My First Time: A Nerd’s Escape

When I was a kid, I was bullied, beaten, and pushed around and aside from everyone I knew at the time. Like many other kids who were different looking/acting, I wasn’t very well received. It started in the third grade, a time when most children are stereotypically immature, making fart jokes and straying away from the opposite gender for fear of the dreaded “cooties”. I was always a little smaller, a little quieter, and a little smarter than everyone else in my classes, while also being a year younger (the perfect recipe for emotional destruction).

As time moved on, I flirted with homeschooling, went back to my private school, tried football (it was a failed experiment), excelled at martial arts (which didn’t help my school cred), and dove headfirst into the burgeoning world of the mystical, ethereal place known as “The Internet”. It was also around this time I discovered anime (by way of Toonami). I was already a video game wizard, both PC and console.

When I was about thirteen we left the hot, humid, and all around “icky” state of Florida and moved to artsy Nashville, TN. I was sad to leave my family in my home state, and longed to return for a couple of years, but I figured being away from the memories and having a fresh start would be exhilarating. Maybe, I once thought, I could find some people to share in my artistic nature! It was a long time before that would happen. I started in the private school game again (which turned out to be a mistake). Once again surrounded by the same types of people (only these were bolstered by puberty-enhanced strength and southern mentality), I began retreating into the only things I knew: anime, video games, and comic books.

I had always been a fan of comics (Spider-man was my first), but there weren’t any shops where I grew up, so you had to buy them from the local bookstore, or the grocery store (if you were lucky to have one nearby with a rack). I picked them up occasionally, when I could, but mainly focused on novels and Star Wars at the time. By the time we moved up to Nashville, I was excited about the prospect of a larger city. Maybe there’d be a REAL comic store! I was NOT disappointed.

The first comic book shop I set foot in was called The Great Escape. It was a combo comic/vinyl shop, that also sold collectibles (such as rare Pokemon cards and limited edition Batman statues) and tabletop games (my first D&D experience happened here). When I walked in, it felt like the sky had parted, blue skies were above me, and for the first time in my life: I was happy outside of my home. I felt I had truly found a place where I could belong. I would spend time reading old Thor volumes, devouring manga at an unhealthy rate, and lusting over rare, holographic, first edition Team Rocket Meowth’s (I was a BIG fan of the Pokemon card game). Of course, once word got out of my secret hiding spot, the bullying and teasing amplified, but I didn’t care. I had found my place.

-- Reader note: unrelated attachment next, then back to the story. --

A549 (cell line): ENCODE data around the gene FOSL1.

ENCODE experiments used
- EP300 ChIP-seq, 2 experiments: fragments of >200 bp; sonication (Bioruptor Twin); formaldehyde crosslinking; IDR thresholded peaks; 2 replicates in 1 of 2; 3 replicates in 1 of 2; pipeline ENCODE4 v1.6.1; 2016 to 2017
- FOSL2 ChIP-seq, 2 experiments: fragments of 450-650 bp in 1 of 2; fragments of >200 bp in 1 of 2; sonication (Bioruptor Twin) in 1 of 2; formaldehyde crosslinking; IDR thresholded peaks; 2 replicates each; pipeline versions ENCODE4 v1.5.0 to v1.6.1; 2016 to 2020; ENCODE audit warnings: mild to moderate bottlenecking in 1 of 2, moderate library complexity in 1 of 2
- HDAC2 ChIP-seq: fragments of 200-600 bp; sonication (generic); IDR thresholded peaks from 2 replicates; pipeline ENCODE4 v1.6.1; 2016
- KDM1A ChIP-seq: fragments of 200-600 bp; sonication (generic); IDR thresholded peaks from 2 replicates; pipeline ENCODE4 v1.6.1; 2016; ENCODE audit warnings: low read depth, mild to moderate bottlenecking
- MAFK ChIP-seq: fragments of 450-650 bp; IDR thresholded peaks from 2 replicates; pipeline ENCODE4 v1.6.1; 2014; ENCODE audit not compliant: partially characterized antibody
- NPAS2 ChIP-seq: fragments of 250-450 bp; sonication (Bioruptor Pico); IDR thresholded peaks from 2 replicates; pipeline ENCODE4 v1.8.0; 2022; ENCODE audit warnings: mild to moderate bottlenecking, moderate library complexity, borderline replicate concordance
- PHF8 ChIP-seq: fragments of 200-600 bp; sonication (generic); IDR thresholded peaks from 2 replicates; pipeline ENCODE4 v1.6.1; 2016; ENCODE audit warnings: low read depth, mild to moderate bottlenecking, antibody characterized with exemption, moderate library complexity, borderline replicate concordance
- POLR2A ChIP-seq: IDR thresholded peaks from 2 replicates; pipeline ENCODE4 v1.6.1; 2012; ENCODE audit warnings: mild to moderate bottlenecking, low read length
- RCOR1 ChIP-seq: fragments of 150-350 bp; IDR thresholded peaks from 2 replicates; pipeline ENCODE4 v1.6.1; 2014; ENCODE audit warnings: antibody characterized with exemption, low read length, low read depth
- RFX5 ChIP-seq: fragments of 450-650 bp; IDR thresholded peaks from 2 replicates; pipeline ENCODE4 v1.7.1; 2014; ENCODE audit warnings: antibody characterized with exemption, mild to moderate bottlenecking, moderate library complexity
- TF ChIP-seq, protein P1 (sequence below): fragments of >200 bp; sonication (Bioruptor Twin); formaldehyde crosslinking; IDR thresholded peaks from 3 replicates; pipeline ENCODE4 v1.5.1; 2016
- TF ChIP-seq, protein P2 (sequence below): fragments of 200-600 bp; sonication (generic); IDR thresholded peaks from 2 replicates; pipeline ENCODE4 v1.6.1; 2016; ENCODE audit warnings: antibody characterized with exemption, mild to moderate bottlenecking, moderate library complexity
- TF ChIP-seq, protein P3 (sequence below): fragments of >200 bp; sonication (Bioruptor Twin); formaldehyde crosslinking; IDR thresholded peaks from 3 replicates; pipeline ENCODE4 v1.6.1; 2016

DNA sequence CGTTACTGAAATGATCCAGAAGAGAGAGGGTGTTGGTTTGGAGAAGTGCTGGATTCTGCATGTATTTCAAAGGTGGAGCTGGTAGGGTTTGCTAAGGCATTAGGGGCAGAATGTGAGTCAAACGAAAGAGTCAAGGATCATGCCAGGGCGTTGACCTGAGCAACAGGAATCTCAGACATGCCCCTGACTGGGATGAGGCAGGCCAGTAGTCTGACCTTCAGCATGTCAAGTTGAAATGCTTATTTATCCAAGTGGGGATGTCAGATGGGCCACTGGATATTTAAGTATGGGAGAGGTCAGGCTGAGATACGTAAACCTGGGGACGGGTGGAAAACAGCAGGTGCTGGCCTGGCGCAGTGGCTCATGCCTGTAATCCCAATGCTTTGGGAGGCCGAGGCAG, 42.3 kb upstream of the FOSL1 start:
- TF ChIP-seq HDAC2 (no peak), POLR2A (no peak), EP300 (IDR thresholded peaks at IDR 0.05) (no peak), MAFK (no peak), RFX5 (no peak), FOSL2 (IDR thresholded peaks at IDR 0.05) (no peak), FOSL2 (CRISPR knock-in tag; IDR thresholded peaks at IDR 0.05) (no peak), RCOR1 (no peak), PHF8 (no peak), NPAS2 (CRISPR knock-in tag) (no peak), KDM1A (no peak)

As time wore on, I found myself with less and less drive to visit The Great Escape. I had fallen deep into depression and anxiety, and all the actions that can tend to come with those emotional states. I still played video games (I was a Sony convert at this time), and avidly destroyed RPG’s on the reg, but my desire to leave the house was at an all-time low. It would be a couple of years before I fell out of this funk.

Before that would happen, though, something else took place: I changed schools. For the first time in my life, I tried a public high school. Needless to say, it was the first breath of fresh air I’d had in my eleven years of schooling. I met some incredible people, started the first Hillsboro High Anime Club (we were awesome), and met some of the coolest people ever (my comic creating partner-in-crime, Chelsea, came out of this group). While I still struggled with my emotional issues, I finally felt like I had a place to belong. It was the same feeling I had the first time I stepped into that old, grungy, welcoming store, only directed towards people.

Years later, I look back on those times with fondness. I’m still struggling with depression and anxiety, but I take steps every day to curb those feelings. I have forgiven all those people who made my life a living hell, and even gotten some apologies along the way. One thing that hasn’t changed, however, is my love for all things geek culture. I still read comics (although I must admit…I avoid my local shop, for undisclosed reasons), I still play video games (although a little less, being almost thirty with an adult job and adult responsibilities), and I still LOVE anime (introducing my daughter to Miyazaki is one of the best things that’s ever happened in my life).

I guess what I’m trying to say is that I wouldn’t go back and change a thing about those times; they made me who I am today! It solidified in me the desire to stay true to who you are, no matter what anyone else says or thinks. I’m now almost thirty, and I still own fourteen Star Wars shirts (and counting!), and wear them almost every day. My wife isn’t all that fond of it, but like I say to her all the time: “Hey! You married this” (I throw down a smug smile as well).

In a way I guess I could thank all those douche-tools who made my life hell for so many years. Without them, Nrdly wouldn’t exist, and I’d probably be a douche myself.

So yea….thanks. Jerks.

 

If you have a story about your first experience with geekery, share it below!

By Geof

Geof started life as a scrawny little nerd. His first experience with Star Wars was at age 6 with Return of the Jedi, and he never looked back. He’s a fan of indie comics, anime, Pokemon/Zelda/Nintendo, JRPG’s, hard scifi, the occasional fantasy, metal/video game soundtracks, and Tim Burton films. Fall is his favorite season, due in no small part to Halloween and Pumpkin Spice Lattes.